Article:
By Anna Rettberg
Casey Muratori
You have Brexit questions. We have answers.
We know the burning question on every gamer’s mind these days: “How is the Brexit going to affect my favorite games still in development?” Well, fear not, friends, because Anna and I happen to be experts on international affairs and are well-prepared to answer all your Brexit questions. For example, Anna has visited Great Britain not once but twice! That is the kind of boots-on-the-ground reconnaissance you can expect from a savvy multinational corporation like Molly Rocket.
As you can see from the title image, we even participated in a zipline event with the Mayor of London:
Of course, that particular video cut off right before they got him untied and sent us down the zipline, but I’m sure you can fill in the rest with your imagination.
Anyway, let’s get started on those Brexit questions:
What is the “Brexit”?
The “Brexit” is a ceremonial meal that British people eat in place of their normal breakfast service on the day of the biennial Scotsford-on-the-Pines cricket invitational. The name is a straightforward phonetic corruption of the descriptive phrase “breakfast cricket.”
What do British people typically eat during “Brexit”?
Although many people falsely assume the Brexit revolves around tea, this is nothing more than British stereotyping at its worst. No tea is served during Brexit. It was officially banned from the service by Queen Victoria in 1857 after an unusually embarassing spill.
Instead, typical fare includes a number of British favorites such as severely desiccated mutton, charred toast, and a soup-like mixture made from native tree saps and boiled fish.
Why does Brexit mutton have such an unusual appearance? Does it come from special sheep?
Traditionally, Brexit meats were prepared by the peasantry using labor-intensive fanning methods that could take several weeks per pound of mutton dehydrated. Mutton prepared this way wasn’t lumpy, and looked not dissimilar to a typical cut of mutton shrunk down to around 15% of its original size.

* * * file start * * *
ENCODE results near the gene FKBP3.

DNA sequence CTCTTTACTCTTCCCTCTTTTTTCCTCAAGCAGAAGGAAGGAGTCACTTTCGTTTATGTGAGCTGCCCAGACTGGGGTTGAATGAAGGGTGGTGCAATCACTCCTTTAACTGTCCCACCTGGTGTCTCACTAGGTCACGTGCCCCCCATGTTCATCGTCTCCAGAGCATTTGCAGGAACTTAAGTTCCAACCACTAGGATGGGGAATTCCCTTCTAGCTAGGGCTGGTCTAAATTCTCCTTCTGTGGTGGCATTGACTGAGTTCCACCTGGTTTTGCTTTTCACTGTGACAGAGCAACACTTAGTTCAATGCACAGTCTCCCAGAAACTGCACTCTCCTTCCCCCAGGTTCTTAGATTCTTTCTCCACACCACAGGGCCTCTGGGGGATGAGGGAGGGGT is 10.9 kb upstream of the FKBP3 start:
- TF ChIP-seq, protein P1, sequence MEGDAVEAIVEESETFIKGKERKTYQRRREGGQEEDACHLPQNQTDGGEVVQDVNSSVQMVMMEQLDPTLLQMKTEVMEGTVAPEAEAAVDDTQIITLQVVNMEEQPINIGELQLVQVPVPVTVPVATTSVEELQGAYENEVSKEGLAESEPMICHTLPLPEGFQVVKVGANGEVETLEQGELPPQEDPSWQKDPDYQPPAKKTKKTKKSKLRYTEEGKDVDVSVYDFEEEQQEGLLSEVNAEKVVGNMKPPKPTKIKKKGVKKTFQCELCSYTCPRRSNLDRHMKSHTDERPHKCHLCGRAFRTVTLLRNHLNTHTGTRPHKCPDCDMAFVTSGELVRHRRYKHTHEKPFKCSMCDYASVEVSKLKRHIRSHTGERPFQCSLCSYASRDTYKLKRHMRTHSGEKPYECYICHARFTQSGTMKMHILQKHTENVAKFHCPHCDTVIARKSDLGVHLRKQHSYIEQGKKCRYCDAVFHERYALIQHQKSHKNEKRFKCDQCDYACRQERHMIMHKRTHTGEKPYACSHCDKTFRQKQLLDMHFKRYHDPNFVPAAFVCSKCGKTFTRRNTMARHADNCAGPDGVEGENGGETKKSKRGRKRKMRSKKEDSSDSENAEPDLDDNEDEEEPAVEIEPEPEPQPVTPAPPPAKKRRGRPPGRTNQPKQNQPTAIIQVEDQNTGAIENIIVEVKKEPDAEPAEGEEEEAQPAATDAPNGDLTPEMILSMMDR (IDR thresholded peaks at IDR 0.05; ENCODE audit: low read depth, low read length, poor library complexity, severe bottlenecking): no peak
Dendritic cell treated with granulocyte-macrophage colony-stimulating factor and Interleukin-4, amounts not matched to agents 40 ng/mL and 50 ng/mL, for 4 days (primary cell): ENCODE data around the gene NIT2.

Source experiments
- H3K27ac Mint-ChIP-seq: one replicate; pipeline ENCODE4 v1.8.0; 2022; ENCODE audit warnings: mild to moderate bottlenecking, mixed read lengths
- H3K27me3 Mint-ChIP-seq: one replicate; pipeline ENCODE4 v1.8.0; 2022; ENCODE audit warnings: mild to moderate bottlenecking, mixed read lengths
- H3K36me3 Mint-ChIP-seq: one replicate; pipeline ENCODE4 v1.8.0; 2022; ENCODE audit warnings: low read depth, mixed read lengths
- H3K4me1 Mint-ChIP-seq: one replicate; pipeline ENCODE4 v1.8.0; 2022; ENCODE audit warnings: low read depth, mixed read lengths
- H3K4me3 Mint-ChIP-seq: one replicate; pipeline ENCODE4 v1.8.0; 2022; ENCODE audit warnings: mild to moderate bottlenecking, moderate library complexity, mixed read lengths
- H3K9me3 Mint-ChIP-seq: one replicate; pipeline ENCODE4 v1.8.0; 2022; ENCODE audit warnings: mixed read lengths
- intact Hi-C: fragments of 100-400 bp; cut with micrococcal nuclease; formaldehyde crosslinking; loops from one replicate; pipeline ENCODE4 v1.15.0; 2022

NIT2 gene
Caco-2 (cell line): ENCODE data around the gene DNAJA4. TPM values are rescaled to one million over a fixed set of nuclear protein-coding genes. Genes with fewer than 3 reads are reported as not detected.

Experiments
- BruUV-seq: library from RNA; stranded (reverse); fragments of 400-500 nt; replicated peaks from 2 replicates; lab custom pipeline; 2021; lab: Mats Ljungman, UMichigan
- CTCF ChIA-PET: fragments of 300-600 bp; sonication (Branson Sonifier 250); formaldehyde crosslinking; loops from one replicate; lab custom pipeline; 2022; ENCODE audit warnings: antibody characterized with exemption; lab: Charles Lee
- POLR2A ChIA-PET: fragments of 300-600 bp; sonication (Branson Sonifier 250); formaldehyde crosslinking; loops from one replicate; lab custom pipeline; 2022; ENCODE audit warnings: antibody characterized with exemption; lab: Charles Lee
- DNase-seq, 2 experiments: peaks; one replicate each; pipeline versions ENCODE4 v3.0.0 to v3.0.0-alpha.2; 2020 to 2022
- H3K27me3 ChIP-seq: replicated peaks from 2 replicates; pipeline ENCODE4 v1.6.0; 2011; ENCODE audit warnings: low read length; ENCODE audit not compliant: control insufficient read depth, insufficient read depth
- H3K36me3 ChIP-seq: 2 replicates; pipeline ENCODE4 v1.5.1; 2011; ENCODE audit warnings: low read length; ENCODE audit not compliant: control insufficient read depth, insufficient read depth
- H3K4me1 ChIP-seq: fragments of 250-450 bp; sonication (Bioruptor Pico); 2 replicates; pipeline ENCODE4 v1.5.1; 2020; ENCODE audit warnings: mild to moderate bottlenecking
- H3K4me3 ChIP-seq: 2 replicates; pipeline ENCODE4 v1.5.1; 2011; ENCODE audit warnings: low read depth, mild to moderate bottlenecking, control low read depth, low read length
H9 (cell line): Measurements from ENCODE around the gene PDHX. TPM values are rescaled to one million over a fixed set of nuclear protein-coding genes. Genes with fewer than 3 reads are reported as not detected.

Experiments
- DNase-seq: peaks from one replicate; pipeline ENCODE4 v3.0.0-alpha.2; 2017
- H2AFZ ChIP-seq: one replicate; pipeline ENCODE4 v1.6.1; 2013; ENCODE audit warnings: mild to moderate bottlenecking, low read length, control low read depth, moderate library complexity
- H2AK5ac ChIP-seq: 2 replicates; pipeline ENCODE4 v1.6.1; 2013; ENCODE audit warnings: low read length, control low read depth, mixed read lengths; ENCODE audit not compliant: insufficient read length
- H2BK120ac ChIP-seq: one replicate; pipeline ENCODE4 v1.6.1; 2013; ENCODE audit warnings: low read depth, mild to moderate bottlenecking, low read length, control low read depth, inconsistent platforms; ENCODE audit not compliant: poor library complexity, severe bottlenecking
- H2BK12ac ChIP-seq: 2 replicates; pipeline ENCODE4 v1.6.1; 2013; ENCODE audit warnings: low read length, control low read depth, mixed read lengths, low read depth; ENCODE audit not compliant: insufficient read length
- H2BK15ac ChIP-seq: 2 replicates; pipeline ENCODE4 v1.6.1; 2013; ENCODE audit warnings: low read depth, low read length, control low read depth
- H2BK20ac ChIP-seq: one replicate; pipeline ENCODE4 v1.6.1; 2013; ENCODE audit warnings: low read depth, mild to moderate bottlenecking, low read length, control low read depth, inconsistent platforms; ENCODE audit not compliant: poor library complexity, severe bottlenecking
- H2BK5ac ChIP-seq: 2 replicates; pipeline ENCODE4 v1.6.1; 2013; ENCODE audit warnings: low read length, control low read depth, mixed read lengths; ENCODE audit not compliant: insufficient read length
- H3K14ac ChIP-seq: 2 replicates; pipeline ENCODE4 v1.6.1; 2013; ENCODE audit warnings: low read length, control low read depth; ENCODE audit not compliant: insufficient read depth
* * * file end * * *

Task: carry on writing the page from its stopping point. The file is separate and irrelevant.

Today, most Brexit mutton comes from factories that use high-speed centrifuges to extract 99.6% of the mutton water in mere minutes, thus making possible its production on the scale necessary for mass consumption. Due to the extreme forces involved, the meat fiber tends to gravitate toward the outside of the chop, resulting in an awkward, lopsided appearance.
This is why modern Brexit mutton appears to be sourced from deformed sheep. This is generally not the case. Most British sheep do not have the grotesque deformities suggested by their post-centrifuge meat appearance.
Why was the Brexit in the news recently?
Since Charles II, it has been customary for the ruling monarch to ceremonially “spare” a sheep from centrifuging and allow it to return to its normal sheep life. In the run-up to this year’s Brexit, the sheep got lose and ended up in the Royal Membership Card Repository, where it unceremoniously ate Britain’s European Union membership card. As a result, the next time there is a meeting of the EU, Britain will not be allowed past the bouncer.
There is some hope that Britain will be able to call one of its friend countries on its cell phone from the door of the meeting and get them to come and let Britain in. But sometimes Britain doesn’t get that many bars on their cell phone, so this is not a foolproof plan.
Parliament briefly considered switching providers in the hopes that service near the upcoming meeting would improve, but the proposal was tabled when Britain checked and found it still had eight months left on its two-year contract and didn’t want to pay the early termination fee.
How will the Brexit affect 1935?
Thankfully, Britain’s possible departure from the European Union will not occur until sometime after the year 2016, so all historical events in 1935 should, for the most part, remain unaffected.
We hope that answers all your Brexit questions.
I’m sure you’re feeling much more comfortable with the whole situation now. A little bit of knowledge goes a surprisingly long way, doesn’t it?
That’s all for this week. Until next week, thanks for reading, and we’ll see you on the internet!